17th Jan2016

‘True Detective: The Complete 2nd Season’ DVD Review

by Paul Metcalf


The level of hype around True Detective: The Complete Second Season means it had a huge job to do. The first season created something special with the relationship between Woody Harrelson and Matthew McConaughey, and created a mythology. Where the second season fails is that it totally forgets that altogether… While calling it a failure is harsh, the simple fact is that it is. There is no getting away from it. What is also true though is that when you remove it from the True Detective bubble, it is also a very good, dark cop show. It’s just not the one we wanted.

In the second season we have three cops, Detective Ray Velcoro (Colin Farrell), Detective Ani Bezzerides (Rachel McAdams), and office Paul Woodrugh (Taylor Kitsch) who are investigating a murder. This brings in a connection to Frank Semyon (Vince Vaughn) and together they are the connected parties that affect each others downfall much in the way the characters in the first season did.

True Detective in both seasons is a show about broken people living in a broken society. It relies on a certain charisma between the characters, and it is there in the second season. Where it’s story fails though is that the conspiracy that takes place lacks the mystique of The King in Yellow, in fact it completely forgets it was even there. I remember in my first viewing of the show just waiting for it to be mentioned. It is something that creates a supernatural feel to the first season, and that is part of the magic of what makes True Detective work.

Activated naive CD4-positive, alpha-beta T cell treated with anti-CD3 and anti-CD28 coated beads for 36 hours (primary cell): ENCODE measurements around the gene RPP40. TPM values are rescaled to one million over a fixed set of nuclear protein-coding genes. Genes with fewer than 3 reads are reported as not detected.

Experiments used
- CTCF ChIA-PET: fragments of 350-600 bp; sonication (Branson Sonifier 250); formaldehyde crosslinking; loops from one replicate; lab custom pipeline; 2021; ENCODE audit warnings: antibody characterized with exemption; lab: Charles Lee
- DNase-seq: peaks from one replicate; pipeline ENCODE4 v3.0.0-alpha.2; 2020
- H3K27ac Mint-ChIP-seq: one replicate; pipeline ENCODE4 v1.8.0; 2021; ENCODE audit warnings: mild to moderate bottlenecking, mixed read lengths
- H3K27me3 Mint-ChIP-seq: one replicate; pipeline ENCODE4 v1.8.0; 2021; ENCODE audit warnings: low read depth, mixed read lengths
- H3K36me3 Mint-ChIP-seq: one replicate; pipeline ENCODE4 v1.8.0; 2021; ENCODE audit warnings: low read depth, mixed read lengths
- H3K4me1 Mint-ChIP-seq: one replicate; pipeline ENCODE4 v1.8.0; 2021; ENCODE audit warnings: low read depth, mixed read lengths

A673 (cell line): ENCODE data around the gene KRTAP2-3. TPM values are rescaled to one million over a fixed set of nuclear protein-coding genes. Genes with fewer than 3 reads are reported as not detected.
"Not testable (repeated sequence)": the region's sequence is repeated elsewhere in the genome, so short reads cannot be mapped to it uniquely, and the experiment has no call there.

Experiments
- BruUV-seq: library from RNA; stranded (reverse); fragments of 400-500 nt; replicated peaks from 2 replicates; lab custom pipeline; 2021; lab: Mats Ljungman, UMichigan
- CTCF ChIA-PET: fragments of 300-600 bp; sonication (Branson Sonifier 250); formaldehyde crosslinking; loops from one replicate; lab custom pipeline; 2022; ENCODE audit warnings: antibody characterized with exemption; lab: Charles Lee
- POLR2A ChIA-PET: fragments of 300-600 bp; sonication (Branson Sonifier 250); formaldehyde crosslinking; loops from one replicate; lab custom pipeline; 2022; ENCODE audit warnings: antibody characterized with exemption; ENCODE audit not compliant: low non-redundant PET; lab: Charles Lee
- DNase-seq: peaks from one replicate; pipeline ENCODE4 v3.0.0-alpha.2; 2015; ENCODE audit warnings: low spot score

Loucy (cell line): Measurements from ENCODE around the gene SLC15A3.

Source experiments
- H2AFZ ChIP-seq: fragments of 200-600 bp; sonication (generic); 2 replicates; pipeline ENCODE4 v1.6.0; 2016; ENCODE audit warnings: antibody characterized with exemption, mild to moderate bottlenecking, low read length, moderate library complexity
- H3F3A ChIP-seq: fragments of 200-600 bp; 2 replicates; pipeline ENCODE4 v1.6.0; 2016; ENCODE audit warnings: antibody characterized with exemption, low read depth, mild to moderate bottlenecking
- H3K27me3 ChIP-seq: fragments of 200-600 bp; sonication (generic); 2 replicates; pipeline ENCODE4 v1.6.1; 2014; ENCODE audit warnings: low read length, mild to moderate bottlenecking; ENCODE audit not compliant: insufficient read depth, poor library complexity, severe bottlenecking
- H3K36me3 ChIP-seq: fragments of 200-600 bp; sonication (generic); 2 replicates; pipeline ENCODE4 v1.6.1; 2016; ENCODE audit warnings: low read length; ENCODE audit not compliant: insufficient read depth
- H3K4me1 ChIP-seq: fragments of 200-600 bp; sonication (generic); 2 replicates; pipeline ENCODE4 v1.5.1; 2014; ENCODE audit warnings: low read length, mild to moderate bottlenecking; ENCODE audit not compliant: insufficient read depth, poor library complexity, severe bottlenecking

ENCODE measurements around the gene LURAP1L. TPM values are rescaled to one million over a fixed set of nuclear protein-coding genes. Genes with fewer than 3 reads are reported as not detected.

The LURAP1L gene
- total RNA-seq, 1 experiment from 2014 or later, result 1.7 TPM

The King in Yellow may just be a book, but in True Detective they manage to weave a Lovecraftian style conspiracy that oozes through the story and taps into the popular horror genre that so many love now. The biggest mystery with the second season has to be where the decision to completely leave this conspiracy out of the story came from and go for one completely different. Even to hint that there was some Supernatural work at play would give it the edge the audience was looking for, but what we are left with is simply a dark story about characters looking for redemption.

This is where things get interesting though, because if this season was not True Detective, but a new cop show built around these stars then this would be a much more successful experiment. There is no way of getting round that True Detective: The Complete Second Season is beautifully shot and there is a spectacular feel about it, especially the big gunfight that becomes pivotal to the season. The fact that Vince Vaughn’s acting comes back in form is impressive too as we are reminded that yes, he can actually put on a good performance at times.

Remove all expectation from True Detective: The Complete Second Season and you get a show that may be slow, and may not want to reveal its secrets, but still tells a good story and tells it well. On repeated viewings, you’ll see the signs of what is to come and see where the hints were given as to what is going on under the surface of this season. This is about corruption, and the darkness of the human soul with characters crying out for redemption. Whether they get it or not is up for debate, but one thing for sure is the fact you care about these characters, no matter how broken they are, and this is a show that is not afraid to manipulate your emotions based on that very fact.

So yes, True Detective: The Complete Second Season fails to be True Detective. It doesn’t pick up the elements from the first season we wanted to see, in fact it leaves it behind. The King in Yellow is something that can be continued as a “conspiracy” that manipulates society, but by leaving it behind we are simply left with a cop show. A very good one, but not the one that people expected or wanted. So watch it without those expectations, feel disappointed, but let yourself realise how good it actually is. You may be surprised with what you find when you give this one a second chance.

****½  4.5/5

True Detective: The Complete Second Season is available on DVD and Blu-ray in the UK now.

Review originally posted on PissedOffGeek

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